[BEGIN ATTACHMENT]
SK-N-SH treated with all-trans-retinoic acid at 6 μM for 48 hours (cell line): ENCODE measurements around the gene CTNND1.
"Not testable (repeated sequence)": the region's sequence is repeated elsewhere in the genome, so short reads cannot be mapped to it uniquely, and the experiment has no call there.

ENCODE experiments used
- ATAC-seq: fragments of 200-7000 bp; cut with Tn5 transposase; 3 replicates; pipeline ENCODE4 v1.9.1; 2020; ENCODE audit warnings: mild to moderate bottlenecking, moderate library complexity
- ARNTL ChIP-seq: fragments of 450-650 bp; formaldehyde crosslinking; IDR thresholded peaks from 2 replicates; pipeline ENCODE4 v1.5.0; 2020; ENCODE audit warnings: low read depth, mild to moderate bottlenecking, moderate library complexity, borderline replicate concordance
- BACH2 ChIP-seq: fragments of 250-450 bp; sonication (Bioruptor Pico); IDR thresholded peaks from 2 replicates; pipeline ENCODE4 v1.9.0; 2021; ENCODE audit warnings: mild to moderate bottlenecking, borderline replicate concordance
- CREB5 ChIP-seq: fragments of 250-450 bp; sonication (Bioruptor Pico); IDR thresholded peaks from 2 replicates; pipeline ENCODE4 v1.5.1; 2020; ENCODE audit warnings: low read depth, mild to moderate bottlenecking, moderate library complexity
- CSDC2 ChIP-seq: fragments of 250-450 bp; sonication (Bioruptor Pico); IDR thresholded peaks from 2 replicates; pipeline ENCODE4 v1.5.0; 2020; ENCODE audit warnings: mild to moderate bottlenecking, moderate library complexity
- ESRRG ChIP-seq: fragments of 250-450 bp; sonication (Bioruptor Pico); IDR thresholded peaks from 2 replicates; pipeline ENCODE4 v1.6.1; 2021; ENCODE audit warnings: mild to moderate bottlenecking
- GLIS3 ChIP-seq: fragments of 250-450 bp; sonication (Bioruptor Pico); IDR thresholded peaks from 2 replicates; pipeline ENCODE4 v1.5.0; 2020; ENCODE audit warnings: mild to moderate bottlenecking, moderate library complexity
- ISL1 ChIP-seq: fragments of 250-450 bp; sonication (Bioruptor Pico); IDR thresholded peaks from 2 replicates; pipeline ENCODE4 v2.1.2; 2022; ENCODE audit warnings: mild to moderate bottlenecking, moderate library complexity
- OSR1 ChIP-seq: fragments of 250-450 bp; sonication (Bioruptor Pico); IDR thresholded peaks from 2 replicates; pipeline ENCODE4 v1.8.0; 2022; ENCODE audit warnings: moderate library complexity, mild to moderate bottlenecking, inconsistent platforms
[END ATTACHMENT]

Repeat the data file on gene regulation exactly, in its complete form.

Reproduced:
SK-N-SH treated with all-trans-retinoic acid at 6 μM for 48 hours (cell line): ENCODE measurements around the gene CTNND1.
"Not testable (repeated sequence)": the region's sequence is repeated elsewhere in the genome, so short reads cannot be mapped to it uniquely, and the experiment has no call there.

ENCODE experiments used
- ATAC-seq: fragments of 200-7000 bp; cut with Tn5 transposase; 3 replicates; pipeline ENCODE4 v1.9.1; 2020; ENCODE audit warnings: mild to moderate bottlenecking, moderate library complexity
- ARNTL ChIP-seq: fragments of 450-650 bp; formaldehyde crosslinking; IDR thresholded peaks from 2 replicates; pipeline ENCODE4 v1.5.0; 2020; ENCODE audit warnings: low read depth, mild to moderate bottlenecking, moderate library complexity, borderline replicate concordance
- BACH2 ChIP-seq: fragments of 250-450 bp; sonication (Bioruptor Pico); IDR thresholded peaks from 2 replicates; pipeline ENCODE4 v1.9.0; 2021; ENCODE audit warnings: mild to moderate bottlenecking, borderline replicate concordance
- CREB5 ChIP-seq: fragments of 250-450 bp; sonication (Bioruptor Pico); IDR thresholded peaks from 2 replicates; pipeline ENCODE4 v1.5.1; 2020; ENCODE audit warnings: low read depth, mild to moderate bottlenecking, moderate library complexity
- CSDC2 ChIP-seq: fragments of 250-450 bp; sonication (Bioruptor Pico); IDR thresholded peaks from 2 replicates; pipeline ENCODE4 v1.5.0; 2020; ENCODE audit warnings: mild to moderate bottlenecking, moderate library complexity
- ESRRG ChIP-seq: fragments of 250-450 bp; sonication (Bioruptor Pico); IDR thresholded peaks from 2 replicates; pipeline ENCODE4 v1.6.1; 2021; ENCODE audit warnings: mild to moderate bottlenecking
- GLIS3 ChIP-seq: fragments of 250-450 bp; sonication (Bioruptor Pico); IDR thresholded peaks from 2 replicates; pipeline ENCODE4 v1.5.0; 2020; ENCODE audit warnings: mild to moderate bottlenecking, moderate library complexity
- ISL1 ChIP-seq: fragments of 250-450 bp; sonication (Bioruptor Pico); IDR thresholded peaks from 2 replicates; pipeline ENCODE4 v2.1.2; 2022; ENCODE audit warnings: mild to moderate bottlenecking, moderate library complexity
- OSR1 ChIP-seq: fragments of 250-450 bp; sonication (Bioruptor Pico); IDR thresholded peaks from 2 replicates; pipeline ENCODE4 v1.8.0; 2022; ENCODE audit warnings: moderate library complexity, mild to moderate bottlenecking, inconsistent platforms